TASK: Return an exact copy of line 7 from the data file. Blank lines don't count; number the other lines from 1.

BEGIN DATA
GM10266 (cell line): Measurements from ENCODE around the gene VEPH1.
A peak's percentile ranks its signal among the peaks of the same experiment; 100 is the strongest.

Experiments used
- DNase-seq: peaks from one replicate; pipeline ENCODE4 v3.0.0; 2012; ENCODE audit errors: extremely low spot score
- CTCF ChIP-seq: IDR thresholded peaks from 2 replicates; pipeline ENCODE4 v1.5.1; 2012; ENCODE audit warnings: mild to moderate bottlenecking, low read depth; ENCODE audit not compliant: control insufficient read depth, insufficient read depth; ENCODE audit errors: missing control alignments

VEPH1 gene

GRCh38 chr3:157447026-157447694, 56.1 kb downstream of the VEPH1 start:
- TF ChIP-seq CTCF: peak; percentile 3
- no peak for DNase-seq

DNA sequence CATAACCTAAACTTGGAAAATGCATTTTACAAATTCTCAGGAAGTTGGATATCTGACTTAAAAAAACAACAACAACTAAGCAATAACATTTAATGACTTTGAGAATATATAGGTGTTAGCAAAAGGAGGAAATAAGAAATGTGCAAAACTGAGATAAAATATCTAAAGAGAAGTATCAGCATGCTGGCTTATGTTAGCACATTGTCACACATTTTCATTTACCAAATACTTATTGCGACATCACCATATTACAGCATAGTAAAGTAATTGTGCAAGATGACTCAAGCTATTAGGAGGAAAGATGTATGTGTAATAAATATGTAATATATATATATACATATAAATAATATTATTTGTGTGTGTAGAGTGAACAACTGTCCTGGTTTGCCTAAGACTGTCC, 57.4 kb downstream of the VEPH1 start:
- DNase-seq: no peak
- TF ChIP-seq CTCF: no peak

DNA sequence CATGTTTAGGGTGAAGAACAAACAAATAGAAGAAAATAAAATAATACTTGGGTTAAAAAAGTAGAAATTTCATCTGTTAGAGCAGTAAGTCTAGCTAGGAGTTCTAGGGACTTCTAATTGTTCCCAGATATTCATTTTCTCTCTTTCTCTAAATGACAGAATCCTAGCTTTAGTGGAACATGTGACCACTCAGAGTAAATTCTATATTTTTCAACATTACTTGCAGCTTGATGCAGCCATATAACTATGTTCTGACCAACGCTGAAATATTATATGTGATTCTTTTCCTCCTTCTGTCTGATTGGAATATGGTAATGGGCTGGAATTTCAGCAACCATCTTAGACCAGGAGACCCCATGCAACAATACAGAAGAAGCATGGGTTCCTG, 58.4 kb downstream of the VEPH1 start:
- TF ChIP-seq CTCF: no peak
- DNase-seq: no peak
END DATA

GRCh38 chr3:157447026-157447694, 56.1 kb downstream of the VEPH1 start: